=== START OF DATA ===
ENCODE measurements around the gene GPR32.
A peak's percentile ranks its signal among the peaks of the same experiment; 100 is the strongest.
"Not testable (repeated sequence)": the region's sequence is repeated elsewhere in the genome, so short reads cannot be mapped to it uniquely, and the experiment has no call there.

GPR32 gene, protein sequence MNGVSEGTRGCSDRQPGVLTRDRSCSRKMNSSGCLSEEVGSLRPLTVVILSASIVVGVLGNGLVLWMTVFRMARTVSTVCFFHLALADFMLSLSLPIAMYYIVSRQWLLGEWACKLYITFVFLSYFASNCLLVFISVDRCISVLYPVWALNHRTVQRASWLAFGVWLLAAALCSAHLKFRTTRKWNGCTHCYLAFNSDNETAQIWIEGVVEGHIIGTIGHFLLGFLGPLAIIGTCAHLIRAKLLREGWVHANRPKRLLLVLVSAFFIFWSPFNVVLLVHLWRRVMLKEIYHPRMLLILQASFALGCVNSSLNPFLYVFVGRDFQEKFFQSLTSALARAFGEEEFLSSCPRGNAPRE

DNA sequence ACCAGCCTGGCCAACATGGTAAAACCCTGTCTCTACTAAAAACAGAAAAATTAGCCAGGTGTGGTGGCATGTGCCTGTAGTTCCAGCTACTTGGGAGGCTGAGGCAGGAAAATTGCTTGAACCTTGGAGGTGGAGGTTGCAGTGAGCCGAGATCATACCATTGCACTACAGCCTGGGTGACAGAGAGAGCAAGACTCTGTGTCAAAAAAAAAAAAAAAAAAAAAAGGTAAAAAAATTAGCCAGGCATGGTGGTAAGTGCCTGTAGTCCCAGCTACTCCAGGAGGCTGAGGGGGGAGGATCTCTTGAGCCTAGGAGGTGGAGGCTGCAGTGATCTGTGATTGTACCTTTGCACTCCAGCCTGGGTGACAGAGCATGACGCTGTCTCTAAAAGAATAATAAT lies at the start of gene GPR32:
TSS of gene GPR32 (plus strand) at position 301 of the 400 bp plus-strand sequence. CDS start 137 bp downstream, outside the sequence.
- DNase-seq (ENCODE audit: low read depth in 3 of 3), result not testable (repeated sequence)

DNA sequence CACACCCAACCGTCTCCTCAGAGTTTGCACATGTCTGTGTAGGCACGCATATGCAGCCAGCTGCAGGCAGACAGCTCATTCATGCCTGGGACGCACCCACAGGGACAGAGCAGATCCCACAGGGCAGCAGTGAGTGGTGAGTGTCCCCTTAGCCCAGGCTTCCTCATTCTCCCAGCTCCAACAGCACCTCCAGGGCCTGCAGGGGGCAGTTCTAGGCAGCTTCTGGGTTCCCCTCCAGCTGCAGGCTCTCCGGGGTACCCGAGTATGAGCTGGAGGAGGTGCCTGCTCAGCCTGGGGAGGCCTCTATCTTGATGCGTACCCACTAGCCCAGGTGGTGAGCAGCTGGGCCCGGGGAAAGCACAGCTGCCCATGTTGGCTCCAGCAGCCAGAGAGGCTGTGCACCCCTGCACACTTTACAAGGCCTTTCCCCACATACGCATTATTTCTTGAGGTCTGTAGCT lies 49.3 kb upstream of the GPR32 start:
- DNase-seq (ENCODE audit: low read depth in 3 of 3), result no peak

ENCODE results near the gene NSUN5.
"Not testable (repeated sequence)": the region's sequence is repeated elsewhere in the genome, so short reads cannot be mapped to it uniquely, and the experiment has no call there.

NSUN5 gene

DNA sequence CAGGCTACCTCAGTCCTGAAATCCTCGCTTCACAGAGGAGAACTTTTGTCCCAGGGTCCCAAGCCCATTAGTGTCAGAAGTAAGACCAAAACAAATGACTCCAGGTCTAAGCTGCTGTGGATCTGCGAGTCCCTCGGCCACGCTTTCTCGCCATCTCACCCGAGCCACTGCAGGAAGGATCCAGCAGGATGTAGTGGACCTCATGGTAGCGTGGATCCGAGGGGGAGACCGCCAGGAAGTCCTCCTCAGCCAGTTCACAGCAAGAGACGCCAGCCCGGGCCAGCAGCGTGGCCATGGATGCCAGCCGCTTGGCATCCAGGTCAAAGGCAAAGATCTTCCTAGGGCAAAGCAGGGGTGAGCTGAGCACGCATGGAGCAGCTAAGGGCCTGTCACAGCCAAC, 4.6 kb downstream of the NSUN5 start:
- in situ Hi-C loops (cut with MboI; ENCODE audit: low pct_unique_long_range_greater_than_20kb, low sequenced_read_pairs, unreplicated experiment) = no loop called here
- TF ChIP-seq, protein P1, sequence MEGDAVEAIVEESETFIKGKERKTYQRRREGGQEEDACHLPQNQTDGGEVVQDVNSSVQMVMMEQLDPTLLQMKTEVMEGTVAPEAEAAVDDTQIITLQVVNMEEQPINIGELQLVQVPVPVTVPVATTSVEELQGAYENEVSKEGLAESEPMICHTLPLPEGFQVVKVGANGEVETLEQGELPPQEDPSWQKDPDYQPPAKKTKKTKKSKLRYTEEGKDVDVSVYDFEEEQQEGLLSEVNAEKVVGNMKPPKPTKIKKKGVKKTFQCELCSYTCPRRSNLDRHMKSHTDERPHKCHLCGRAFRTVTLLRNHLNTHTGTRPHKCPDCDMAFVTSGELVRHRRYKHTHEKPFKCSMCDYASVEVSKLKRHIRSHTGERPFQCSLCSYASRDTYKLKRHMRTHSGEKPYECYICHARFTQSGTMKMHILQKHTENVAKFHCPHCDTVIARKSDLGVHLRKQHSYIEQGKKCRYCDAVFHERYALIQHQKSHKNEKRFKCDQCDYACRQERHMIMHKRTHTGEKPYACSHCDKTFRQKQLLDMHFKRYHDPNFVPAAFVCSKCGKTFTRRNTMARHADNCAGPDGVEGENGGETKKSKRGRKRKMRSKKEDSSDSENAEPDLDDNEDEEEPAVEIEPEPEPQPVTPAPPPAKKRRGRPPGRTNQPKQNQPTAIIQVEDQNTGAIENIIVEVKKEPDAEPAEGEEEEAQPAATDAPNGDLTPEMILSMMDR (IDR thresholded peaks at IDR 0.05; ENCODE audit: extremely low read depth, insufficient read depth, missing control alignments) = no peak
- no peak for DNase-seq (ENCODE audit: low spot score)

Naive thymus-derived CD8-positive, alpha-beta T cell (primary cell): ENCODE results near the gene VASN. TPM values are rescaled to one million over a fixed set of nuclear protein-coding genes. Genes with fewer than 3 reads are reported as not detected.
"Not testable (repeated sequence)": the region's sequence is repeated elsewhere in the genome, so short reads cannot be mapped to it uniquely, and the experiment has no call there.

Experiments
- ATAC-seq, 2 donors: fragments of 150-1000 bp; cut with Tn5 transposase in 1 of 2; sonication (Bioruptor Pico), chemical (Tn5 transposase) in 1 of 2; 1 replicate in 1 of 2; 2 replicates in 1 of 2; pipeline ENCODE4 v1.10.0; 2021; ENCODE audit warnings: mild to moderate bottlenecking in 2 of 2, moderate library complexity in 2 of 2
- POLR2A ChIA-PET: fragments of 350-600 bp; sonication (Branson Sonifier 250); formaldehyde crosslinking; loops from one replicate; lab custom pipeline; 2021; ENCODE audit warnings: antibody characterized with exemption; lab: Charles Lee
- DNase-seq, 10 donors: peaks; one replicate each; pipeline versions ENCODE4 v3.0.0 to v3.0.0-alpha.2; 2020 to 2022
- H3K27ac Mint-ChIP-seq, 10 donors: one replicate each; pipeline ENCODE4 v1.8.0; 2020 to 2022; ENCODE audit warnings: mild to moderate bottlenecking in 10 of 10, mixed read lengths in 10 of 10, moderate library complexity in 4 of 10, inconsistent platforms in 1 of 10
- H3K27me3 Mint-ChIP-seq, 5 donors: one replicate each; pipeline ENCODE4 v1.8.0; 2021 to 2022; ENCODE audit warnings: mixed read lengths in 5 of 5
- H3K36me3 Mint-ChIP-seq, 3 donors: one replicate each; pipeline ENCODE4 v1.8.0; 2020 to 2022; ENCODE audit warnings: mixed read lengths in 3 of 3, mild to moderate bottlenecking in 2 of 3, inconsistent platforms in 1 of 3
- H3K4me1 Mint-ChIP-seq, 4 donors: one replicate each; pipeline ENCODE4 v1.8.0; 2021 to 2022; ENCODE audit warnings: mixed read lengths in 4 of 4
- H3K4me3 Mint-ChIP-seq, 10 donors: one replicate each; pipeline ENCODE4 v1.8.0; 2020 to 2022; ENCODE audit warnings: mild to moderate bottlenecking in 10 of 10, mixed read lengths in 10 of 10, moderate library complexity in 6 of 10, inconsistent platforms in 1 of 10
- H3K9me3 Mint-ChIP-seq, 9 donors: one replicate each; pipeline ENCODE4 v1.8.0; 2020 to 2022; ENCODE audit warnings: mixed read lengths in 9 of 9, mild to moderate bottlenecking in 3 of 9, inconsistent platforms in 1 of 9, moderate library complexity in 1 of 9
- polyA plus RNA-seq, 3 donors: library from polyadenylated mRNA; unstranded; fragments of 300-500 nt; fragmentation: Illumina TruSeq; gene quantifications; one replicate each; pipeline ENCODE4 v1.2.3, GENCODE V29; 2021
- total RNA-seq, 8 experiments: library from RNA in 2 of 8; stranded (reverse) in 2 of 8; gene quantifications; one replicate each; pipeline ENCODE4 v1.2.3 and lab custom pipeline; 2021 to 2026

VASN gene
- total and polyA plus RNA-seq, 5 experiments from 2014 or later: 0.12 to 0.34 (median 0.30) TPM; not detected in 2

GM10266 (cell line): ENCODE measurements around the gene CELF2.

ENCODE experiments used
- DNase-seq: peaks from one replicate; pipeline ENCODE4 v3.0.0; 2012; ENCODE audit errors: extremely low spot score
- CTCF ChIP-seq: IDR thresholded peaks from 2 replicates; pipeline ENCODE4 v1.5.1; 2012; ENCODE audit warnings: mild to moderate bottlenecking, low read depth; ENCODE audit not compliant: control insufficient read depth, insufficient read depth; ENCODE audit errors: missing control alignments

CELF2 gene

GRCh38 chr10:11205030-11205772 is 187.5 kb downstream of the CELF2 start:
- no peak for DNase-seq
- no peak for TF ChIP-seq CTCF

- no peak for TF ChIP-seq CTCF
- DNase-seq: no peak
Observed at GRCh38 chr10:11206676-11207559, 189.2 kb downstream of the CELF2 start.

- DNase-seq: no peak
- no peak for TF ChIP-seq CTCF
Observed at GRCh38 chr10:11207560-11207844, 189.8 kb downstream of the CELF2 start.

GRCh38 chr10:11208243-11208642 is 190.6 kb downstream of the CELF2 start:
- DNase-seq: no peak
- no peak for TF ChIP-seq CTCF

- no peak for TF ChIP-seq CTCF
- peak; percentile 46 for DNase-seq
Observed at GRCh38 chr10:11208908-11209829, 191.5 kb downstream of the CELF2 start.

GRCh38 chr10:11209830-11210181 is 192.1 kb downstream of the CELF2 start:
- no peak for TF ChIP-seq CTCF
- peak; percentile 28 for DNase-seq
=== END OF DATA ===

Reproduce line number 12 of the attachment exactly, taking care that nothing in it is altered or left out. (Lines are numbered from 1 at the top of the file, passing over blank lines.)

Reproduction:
NSUN5 gene